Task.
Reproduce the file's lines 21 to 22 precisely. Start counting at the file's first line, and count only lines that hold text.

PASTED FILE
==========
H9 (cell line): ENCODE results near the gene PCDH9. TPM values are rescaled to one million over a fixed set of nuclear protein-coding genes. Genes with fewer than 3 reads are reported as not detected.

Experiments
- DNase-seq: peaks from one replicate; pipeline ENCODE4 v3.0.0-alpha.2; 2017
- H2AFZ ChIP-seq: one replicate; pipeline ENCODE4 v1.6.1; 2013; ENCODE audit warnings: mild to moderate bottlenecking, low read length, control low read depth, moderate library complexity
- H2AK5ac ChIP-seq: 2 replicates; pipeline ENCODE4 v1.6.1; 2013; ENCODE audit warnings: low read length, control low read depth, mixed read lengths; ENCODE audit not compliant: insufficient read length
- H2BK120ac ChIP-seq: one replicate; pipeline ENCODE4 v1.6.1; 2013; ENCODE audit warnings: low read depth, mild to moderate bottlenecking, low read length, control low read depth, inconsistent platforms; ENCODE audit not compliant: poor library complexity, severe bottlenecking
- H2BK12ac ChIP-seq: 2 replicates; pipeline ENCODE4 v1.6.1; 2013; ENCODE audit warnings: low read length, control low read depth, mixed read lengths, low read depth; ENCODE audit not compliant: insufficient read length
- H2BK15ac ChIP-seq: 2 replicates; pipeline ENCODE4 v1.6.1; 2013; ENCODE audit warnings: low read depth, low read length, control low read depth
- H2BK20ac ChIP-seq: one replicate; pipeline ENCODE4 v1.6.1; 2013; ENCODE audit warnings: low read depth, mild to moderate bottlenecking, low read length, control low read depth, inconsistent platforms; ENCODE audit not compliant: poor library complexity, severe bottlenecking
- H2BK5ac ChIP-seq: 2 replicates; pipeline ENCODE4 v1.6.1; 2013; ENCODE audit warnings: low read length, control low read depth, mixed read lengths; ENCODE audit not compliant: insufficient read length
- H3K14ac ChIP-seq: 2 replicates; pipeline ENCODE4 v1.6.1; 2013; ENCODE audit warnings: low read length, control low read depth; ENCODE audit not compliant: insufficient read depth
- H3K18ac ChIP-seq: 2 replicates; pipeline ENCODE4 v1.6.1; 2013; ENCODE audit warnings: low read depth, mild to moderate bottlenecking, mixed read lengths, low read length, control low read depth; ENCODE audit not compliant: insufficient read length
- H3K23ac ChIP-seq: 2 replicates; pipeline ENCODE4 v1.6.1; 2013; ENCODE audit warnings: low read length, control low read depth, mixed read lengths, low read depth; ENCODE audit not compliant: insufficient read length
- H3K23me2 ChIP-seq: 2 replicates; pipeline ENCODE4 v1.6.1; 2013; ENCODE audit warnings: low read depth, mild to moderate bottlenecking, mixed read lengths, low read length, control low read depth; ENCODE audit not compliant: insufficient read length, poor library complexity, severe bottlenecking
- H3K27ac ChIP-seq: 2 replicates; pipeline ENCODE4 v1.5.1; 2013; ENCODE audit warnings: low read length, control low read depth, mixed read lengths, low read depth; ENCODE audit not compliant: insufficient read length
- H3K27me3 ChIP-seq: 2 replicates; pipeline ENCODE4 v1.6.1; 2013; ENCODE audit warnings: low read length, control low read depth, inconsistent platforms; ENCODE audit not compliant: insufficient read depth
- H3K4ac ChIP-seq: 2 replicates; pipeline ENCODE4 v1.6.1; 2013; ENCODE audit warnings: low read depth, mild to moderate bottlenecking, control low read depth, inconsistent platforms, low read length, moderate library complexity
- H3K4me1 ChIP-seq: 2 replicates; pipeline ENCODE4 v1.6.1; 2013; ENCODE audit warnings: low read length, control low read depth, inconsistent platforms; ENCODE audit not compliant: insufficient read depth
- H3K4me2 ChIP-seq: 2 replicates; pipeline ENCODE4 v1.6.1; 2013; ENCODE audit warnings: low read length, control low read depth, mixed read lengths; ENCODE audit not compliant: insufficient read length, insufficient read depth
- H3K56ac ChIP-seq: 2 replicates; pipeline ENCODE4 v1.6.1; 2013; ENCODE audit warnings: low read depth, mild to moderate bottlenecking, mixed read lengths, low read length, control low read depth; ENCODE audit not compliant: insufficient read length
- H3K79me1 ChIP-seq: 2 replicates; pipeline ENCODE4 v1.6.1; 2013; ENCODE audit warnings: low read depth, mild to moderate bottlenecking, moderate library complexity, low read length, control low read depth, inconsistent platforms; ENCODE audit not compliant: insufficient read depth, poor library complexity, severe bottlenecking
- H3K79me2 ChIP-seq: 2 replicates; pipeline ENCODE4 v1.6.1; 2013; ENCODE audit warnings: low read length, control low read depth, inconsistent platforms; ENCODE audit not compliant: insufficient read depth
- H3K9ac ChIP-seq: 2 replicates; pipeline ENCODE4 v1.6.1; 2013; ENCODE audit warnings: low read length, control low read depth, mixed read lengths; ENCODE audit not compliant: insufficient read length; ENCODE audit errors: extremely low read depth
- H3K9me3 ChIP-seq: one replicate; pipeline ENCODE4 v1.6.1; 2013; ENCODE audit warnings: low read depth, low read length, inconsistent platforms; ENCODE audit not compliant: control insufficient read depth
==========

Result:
- H3K79me1 ChIP-seq: 2 replicates; pipeline ENCODE4 v1.6.1; 2013; ENCODE audit warnings: low read depth, mild to moderate bottlenecking, moderate library complexity, low read length, control low read depth, inconsistent platforms; ENCODE audit not compliant: insufficient read depth, poor library complexity, severe bottlenecking
- H3K79me2 ChIP-seq: 2 replicates; pipeline ENCODE4 v1.6.1; 2013; ENCODE audit warnings: low read length, control low read depth, inconsistent platforms; ENCODE audit not compliant: insufficient read depth